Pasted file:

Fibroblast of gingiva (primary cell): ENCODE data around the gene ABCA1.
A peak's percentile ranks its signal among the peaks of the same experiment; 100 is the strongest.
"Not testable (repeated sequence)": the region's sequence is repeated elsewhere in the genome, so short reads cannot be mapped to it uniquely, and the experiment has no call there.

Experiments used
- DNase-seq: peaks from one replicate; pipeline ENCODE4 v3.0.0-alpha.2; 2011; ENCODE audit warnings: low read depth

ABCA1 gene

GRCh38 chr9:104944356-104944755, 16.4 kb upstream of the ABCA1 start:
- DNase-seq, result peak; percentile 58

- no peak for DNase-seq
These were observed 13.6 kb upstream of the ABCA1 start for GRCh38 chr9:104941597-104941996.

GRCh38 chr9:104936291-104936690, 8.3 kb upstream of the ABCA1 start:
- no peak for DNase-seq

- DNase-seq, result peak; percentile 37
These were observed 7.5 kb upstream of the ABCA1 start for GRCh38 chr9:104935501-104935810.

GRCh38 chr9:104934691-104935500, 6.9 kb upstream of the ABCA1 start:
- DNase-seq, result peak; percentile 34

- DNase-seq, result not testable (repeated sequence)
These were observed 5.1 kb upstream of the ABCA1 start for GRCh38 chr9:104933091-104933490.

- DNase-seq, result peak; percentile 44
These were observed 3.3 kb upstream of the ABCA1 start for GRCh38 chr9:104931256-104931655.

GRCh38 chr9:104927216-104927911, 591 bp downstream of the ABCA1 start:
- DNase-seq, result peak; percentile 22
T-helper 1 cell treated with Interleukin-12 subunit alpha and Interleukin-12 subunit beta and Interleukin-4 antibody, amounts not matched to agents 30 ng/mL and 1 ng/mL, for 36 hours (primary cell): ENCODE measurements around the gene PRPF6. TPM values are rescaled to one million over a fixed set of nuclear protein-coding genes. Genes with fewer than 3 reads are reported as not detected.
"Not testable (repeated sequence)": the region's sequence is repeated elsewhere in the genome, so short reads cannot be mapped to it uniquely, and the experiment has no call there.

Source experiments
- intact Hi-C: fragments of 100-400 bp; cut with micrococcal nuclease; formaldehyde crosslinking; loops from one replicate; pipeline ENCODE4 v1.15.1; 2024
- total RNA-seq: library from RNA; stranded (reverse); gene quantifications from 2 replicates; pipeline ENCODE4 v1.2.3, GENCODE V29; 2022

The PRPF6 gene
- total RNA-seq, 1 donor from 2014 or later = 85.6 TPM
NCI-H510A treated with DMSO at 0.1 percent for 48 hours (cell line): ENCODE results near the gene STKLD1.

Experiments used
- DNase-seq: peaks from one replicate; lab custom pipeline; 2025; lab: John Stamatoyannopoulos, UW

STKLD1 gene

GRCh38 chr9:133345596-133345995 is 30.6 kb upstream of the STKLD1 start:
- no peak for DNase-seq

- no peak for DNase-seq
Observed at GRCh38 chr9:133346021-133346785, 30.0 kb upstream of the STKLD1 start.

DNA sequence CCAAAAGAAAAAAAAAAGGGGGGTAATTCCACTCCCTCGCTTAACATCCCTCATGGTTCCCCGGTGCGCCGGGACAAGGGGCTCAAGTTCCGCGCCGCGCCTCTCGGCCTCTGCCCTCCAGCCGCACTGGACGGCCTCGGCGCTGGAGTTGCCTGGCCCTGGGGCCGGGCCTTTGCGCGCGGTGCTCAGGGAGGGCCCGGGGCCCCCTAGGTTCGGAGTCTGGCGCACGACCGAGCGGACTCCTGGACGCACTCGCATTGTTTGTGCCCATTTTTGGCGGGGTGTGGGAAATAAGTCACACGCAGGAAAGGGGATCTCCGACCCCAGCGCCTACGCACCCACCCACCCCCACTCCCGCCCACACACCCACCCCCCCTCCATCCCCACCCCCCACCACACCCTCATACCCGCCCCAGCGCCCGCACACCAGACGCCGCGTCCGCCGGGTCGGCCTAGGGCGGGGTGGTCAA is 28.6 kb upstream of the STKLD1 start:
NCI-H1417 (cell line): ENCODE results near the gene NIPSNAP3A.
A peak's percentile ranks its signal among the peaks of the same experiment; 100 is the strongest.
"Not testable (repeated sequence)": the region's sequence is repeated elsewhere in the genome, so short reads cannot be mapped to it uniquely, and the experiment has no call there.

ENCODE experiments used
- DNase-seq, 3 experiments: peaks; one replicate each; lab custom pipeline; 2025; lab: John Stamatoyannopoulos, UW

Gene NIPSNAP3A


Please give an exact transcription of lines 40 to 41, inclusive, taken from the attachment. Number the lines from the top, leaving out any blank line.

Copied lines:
A peak's percentile ranks its signal among the peaks of the same experiment; 100 is the strongest.
"Not testable (repeated sequence)": the region's sequence is repeated elsewhere in the genome, so short reads cannot be mapped to it uniquely, and the experiment has no call there.